ລິ້ງ ສຳຫລັບເຂົ້າຫາ

Roadside Bomb Kills 5 US Soldiers in Baghdad


IRAQ: The U.S. military in Iraq says a roadside bomb has killed five U.S. soldiers in southern Baghdad. The military said in a statement today the five were killed Thursday. It says the attack also wounded seven other U.S. soldiers. The military says insurgents opened fire on the soldiers' patrol after setting off the bomb. Another U.S. soldier was killed in a separate roadside bombing in Baghdad Thursday. In other developments today, insurgents bombed an oil pipeline south of Baghdad, spilling crude oil and sparking a large fire.

BRITAIN BOMB: British police say they have defused a car bomb in central London that could have resulted in many fatalities and injuries had it been detonated. Top Scotland Yard official Peter Clarke told reporters that a car parked outside a popular nightclub was filled with gasoline canisters and shrapnel. He said smoke was seen inside the car. Clarke said police disabled the potential means of detonating the car bomb. He said it is too early to speculate on who is responsible or how many suspects are being sought. The new government of British Prime Minister Gordon Brown called an emergency meeting of senior security chiefs to discuss the situation.

NOKOR - NUCLEAR: United Nations inspectors say they are satisfied with their visit to a North Korean nuclear reactor that the communist nation has pledged to shut down in exchange for aid. The team from the International Atomic Energy Agency returned to the North Korean capital, Pyongyang, today after touring the Yongbyon nuclear complex. IAEA Deputy Director Olli Heinonen said the reactor was still operating, but added that his team was able to visit all the places originally intended for inspection. The IAEA's trip to North Korea is the first time U.N. inspectors have visited the country since North Korea expelled the group in 2002.

HONG KONG - HU: Chinese President Hu Jintao began his first trip to Hong Kong today to mark the 10th anniversary of the former British colony's return to Chinese rule. Security is tight in Hong Kong as Mr. Hu is expected to face protests from pro-democracy activists. His itinerary includes a panda exhibit, variety show, and Sunday's handover anniversary ceremony. Hong Kong operates under a "one country, two systems" policy, and enjoys greater political and social freedoms than in mainland China. At a welcoming ceremony at the airport, Mr. Hu called the "one country, two systems" policy a success.

SOKOR - US TRADE: South Korean Prime Minister Han Duck-soo says Seoul and Washington have agreed on final changes to their free trade agreement. The pact includes new U.S. labor and environmental standards. The agreement is expected to be signed by President Bush and his South Korean counterpart, Roh Moo-hyun, by Saturday. In another development, tens of thousands of workers walked off the job today and rallied in protest of the free trade agreement. Labor groups say more than 100-thousand workers led by unions at the country's top automaker, Hyundai Motor, and its affiliate, Kia Motors, took part in the walkout.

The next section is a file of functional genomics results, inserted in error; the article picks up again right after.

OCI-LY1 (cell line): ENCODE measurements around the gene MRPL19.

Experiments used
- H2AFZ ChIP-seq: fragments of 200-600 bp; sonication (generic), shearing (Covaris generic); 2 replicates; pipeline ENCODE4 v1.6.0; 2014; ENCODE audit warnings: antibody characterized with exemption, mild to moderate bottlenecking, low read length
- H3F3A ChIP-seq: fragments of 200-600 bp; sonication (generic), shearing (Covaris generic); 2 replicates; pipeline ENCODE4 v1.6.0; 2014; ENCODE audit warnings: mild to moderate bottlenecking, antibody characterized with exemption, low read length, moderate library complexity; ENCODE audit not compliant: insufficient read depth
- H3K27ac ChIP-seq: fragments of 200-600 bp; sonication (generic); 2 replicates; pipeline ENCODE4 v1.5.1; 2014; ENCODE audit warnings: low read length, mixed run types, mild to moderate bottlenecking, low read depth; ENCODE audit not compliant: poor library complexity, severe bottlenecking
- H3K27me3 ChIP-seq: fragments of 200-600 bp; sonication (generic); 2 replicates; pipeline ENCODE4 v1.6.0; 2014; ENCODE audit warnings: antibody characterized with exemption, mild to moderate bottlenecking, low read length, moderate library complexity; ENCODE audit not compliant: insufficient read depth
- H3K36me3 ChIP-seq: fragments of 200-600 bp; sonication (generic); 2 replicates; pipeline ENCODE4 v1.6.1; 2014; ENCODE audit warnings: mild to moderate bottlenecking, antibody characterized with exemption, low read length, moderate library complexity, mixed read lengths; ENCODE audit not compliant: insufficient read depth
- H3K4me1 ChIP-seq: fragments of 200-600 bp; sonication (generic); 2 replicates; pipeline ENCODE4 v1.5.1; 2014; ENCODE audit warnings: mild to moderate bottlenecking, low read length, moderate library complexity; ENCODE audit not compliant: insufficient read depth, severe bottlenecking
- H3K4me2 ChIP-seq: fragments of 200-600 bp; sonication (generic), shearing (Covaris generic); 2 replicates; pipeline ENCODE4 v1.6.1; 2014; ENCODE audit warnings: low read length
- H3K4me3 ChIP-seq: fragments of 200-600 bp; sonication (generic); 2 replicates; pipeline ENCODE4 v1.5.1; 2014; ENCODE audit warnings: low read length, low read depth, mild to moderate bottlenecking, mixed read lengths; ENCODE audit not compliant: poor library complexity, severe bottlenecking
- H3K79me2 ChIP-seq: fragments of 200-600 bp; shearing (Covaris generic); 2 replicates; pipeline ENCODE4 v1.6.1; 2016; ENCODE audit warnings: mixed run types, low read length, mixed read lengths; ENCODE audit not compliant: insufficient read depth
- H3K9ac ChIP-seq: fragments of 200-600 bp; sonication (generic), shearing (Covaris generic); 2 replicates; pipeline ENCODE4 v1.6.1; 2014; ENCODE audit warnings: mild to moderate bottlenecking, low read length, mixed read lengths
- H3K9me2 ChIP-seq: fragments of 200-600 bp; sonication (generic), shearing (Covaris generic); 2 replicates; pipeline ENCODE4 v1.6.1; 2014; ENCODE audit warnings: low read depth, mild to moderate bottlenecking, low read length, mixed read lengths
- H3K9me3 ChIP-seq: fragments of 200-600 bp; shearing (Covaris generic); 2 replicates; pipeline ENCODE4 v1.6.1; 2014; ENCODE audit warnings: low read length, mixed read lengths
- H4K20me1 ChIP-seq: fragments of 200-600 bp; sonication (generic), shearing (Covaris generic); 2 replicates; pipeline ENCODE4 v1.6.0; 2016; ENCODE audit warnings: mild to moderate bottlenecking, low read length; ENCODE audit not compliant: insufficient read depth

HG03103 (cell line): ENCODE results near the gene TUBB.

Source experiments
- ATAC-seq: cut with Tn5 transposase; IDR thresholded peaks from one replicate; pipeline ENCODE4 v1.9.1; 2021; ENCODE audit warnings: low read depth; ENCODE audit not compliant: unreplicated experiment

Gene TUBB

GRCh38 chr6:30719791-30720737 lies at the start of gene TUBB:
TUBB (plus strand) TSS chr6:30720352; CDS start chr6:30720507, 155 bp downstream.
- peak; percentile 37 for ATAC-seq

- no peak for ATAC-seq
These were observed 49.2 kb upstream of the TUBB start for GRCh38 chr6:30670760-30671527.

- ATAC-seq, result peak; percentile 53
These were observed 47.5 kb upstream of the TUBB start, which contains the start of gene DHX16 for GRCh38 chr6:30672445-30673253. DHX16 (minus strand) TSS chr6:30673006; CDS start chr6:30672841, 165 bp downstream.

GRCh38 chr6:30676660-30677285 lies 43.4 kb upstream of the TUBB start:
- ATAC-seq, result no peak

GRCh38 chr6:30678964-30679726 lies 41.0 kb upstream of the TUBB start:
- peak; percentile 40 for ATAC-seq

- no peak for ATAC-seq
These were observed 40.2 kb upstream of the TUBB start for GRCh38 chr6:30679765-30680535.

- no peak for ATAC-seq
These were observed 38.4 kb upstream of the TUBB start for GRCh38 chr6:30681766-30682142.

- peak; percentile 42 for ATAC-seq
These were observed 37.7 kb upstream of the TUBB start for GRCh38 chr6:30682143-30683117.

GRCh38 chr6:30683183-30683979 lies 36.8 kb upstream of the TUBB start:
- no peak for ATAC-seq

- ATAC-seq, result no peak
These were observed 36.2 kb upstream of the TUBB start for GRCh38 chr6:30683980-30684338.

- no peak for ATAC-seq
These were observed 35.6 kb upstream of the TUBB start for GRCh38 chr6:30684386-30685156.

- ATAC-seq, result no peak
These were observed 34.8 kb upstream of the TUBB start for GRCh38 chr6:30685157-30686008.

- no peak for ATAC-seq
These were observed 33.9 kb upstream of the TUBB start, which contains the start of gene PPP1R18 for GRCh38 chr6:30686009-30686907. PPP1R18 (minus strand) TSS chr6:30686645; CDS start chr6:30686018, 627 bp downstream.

BURMA - RED CROSS: The International Committee of the Red Cross is denouncing Burma's military government for it is calls widespread and systematic human rights abuses. In a statement released today, ICRC President Jakob Kellenberger accused Burma of forcing thousands of detainees to work as human mine-sweepers in mines, with many suffering from exhaustion and malnutrition. The statement said some are even killed. The statement also said that Burma's armed forces have committed repeated abuses against men, women and children living in communities affected by armed conflict along the Thai-Burma border. It said forces have destroyed food supplies and made it impossible for farmers to work in their fields.

ISRAEL PRESIDENT: Israeli President Moshe Katsav has submitted his letter of resignation a day after accepting a plea bargain that allows rape charges against him to be dropped. Under Thursday's deal, Mr. Katsav agreed to step down and plead guilty to charges of sexual harassment, indecent acts and harassment of a witness. He will pay damages to the complainants but he will not serve any time in prison. Last year, four past and present employees alleged that Katsav had sexually harassed them. One said the president raped her. Mr. Katsav denied the allegations and took a leave of absence to fight the charges.

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